As usual, the local and international news are at odds. The pan-blues are variously claiming 2 to 3 million (of course there’s no way they’d claim less that the DPP on 228). BBC and Reuters are also saying 2 million, though a few local TV stations are saying considerably less. Local news says 500,000 at the DPP rally in Kaohsiung, Reuters is saying 50,000. … ction=news
For what it’s worth, the BBC took its 2 million figure from pan-blue claims, Reuters is saying 2 million is the estimate from the “organizers.” So why didn’t international news estimates of 228 come from the “organizers”? Estimates were 1 million, though almost all estimates here put the number over 2 million. Interesting… Ah well, the numbers game is never precise, but always good fodder for ads.

Some ridiculous moments at the 313 rally though. Former VP Sun Yun-hsuan actually stood up, much to the watering of KMT eyes. Then there was Lien, Soong, and wives kneeling / lying down and kissing the ground as cameras around clicked furiously. Par for the course for Soong, who shed tears on 228 and lives up to his well-known nickname “song sangui” - the kneeling guy (Abian is “taiwan zhizi” - Taiwan’s son, and Lien Chan is “a dou” - the dumb rich guy). So it’s come down to begging. Reminds me of those groveling Chang Hsiao-yan TV ads where he looked pathetic and begged in the end “I really, really need your vote.” The scary thing is, he got elected…


I went to the rally, walked from Jilong Rd to Xinsheng S. Road before I had to go, but it was pretty fun, a large cross section of society represented, good spirits, etc. Police reports for all of Taiwan calculated about 2.6 million I think. Seemed like at least that many just in the immediate vicinity to me.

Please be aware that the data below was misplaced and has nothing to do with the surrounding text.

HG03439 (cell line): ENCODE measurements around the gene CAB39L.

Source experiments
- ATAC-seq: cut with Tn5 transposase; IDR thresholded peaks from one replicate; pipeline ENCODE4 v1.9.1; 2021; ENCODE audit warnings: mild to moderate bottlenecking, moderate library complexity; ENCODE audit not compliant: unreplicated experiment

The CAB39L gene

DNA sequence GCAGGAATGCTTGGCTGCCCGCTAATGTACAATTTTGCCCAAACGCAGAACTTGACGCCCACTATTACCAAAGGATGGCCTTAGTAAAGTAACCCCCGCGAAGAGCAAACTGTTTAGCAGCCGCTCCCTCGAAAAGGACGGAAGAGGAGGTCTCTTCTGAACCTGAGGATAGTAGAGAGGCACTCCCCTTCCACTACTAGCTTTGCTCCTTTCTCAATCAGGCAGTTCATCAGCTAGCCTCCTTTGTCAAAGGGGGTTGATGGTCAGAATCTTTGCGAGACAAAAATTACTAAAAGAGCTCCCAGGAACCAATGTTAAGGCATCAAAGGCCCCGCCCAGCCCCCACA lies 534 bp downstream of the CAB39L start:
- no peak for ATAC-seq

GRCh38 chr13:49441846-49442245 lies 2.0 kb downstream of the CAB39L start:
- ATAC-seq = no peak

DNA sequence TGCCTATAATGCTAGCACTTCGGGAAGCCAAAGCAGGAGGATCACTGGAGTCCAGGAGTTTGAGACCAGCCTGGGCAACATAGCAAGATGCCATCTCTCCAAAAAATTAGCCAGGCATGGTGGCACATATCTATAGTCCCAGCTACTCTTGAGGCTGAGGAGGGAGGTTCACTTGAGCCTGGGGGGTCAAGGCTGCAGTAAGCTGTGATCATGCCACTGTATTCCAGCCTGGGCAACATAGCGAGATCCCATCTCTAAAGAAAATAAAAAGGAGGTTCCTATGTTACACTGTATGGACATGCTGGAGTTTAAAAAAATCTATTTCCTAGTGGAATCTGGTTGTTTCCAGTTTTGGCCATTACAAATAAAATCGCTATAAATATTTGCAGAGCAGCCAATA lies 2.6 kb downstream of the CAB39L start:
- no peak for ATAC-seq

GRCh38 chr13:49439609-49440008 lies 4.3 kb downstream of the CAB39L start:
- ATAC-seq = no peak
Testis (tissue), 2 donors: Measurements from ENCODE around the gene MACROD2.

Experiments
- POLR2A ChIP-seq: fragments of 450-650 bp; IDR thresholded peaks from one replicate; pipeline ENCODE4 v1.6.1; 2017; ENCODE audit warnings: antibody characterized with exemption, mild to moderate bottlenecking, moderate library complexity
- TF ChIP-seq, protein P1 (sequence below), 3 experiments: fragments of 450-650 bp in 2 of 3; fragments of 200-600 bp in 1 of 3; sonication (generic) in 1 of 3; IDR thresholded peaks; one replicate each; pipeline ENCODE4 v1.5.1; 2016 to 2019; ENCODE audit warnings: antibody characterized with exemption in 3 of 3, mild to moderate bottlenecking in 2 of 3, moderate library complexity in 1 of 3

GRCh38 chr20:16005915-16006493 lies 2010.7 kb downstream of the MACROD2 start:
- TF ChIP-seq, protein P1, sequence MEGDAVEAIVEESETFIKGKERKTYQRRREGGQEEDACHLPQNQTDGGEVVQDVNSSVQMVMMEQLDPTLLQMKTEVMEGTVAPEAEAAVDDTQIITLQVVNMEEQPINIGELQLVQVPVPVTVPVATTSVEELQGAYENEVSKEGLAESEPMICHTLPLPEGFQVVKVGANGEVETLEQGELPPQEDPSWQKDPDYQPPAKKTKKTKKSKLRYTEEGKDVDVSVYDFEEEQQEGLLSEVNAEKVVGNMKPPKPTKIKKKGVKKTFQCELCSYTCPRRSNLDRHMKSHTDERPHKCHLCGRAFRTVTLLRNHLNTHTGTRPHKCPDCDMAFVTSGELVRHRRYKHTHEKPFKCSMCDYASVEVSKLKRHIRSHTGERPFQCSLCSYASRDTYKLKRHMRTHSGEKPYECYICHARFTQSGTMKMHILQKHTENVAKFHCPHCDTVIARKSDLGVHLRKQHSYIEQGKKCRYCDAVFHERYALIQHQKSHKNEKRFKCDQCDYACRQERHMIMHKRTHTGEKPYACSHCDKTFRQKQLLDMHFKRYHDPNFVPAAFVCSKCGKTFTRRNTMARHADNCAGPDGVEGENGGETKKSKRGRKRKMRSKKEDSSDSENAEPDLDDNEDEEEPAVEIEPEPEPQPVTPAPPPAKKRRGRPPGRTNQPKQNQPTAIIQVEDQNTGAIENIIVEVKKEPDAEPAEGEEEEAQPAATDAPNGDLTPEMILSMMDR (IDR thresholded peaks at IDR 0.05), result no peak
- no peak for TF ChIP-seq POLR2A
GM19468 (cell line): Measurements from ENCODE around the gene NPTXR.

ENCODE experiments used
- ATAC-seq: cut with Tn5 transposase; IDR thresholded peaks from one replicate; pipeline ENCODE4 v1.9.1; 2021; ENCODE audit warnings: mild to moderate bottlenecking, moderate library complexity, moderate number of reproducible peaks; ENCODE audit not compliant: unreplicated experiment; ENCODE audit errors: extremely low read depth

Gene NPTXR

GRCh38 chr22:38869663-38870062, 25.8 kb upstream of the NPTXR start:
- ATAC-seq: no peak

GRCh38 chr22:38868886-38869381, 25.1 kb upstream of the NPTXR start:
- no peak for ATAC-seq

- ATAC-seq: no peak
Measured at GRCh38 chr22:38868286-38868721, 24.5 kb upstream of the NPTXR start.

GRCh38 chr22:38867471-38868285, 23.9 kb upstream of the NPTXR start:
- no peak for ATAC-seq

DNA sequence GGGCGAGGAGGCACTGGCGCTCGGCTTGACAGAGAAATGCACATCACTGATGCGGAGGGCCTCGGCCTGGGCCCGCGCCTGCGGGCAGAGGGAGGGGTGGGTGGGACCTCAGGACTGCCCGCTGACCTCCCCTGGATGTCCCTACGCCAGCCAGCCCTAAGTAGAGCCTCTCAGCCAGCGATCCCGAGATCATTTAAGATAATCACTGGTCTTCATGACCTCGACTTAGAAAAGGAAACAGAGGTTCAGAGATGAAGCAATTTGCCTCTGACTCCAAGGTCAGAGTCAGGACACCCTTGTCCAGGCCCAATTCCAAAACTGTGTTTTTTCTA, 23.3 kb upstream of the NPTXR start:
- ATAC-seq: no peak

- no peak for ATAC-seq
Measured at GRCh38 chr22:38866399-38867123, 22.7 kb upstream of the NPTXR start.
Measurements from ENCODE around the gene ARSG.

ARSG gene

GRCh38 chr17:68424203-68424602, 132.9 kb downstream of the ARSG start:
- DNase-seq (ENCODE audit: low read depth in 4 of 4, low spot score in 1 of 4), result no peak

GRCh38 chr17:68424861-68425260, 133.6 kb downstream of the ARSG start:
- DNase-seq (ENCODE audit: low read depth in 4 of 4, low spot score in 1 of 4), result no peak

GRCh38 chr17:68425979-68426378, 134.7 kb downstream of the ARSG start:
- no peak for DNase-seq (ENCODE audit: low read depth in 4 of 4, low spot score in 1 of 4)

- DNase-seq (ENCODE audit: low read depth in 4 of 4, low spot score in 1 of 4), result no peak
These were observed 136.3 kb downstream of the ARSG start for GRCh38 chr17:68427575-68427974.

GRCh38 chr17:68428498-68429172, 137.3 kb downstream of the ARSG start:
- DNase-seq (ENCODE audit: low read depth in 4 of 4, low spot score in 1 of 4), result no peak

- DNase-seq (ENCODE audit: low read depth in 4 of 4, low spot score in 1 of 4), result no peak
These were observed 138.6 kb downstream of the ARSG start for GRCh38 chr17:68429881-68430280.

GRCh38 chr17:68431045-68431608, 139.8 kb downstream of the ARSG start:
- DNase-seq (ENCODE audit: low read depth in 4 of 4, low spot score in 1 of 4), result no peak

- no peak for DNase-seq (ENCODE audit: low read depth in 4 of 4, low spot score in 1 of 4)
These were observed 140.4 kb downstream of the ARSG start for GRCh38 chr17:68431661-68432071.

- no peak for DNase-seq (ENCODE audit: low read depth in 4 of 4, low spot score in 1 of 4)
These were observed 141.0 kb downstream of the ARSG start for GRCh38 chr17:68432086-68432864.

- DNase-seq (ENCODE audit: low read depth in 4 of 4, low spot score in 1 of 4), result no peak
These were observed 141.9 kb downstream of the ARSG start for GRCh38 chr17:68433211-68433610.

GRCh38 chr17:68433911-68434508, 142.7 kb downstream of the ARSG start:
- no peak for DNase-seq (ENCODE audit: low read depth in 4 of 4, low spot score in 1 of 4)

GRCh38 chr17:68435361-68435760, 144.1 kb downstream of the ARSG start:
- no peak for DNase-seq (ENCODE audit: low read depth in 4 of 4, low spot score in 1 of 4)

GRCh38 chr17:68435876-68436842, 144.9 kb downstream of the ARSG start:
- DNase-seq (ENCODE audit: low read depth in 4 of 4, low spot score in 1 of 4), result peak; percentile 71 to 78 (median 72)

Given that the DPP 228 deal was so spread out, using order of magnitude to estimate the total turn out would have been very difficult.
With the KMT thing today it should be easier. If a person could agree on the number of venues (127 or 145), given that everyone was clustered together, making an estimate should come up with a more accurate figure that the 228 deal.
Seeing that many people supporting the former dictatorial KMT makes me uneasy.
And I am still at a loss as to why the billboard on the stage in Taichung had a map outline of the mainland without Taiwan.

Could this be merged with [url= other 313 thread[/url]?

Still better than Chen’s “Fight for peace”

Still better than Chen’s “Fight for peace”[/quote]

By saying so you seem to imply that the blue camp actually care about Taiwan. :unamused:

I think they ought to have the same law in Taiwan as they do in many (most?) other countries that immigrants born on foreign soil can’t run for President.

Actually, it wouldn’t be a bad idea to take it one teensy step further. Immigrants born on foreign soil shouldn’t be allowed to vote in national elections.

That would certainly cut the rug from under a certain party here, yes? :laughing:

Saw James Soong at the Chiayi airport this evening. Knew something was up on the way to the airport with all the scooter cops posted at stop lights. Get to the airport and there’s 2 police cars with lights flashing and a bunch of cops standing around with big flashlights. I’m sitting in the small terminal, noticing the vases of flowers they placed by the door for him, when he strides in accompanied by his small entourage. There’s maybe two dozen people in the airport, including an old lady in a wheelchair. Soong enters, strides the 20 meters to the other side of the terminal, shaking maybe 5 hands on the way. Some in the airport get giggly and excited and rush about, but half sit there unimpressed. Upon reaching the far wall, Soong spins about, repaces the 20 meters, shaking a few more hands, signing an autograph, bending over and whispering sweet nothings to the cripple, before exiting the building.

Just thought I should share that with you.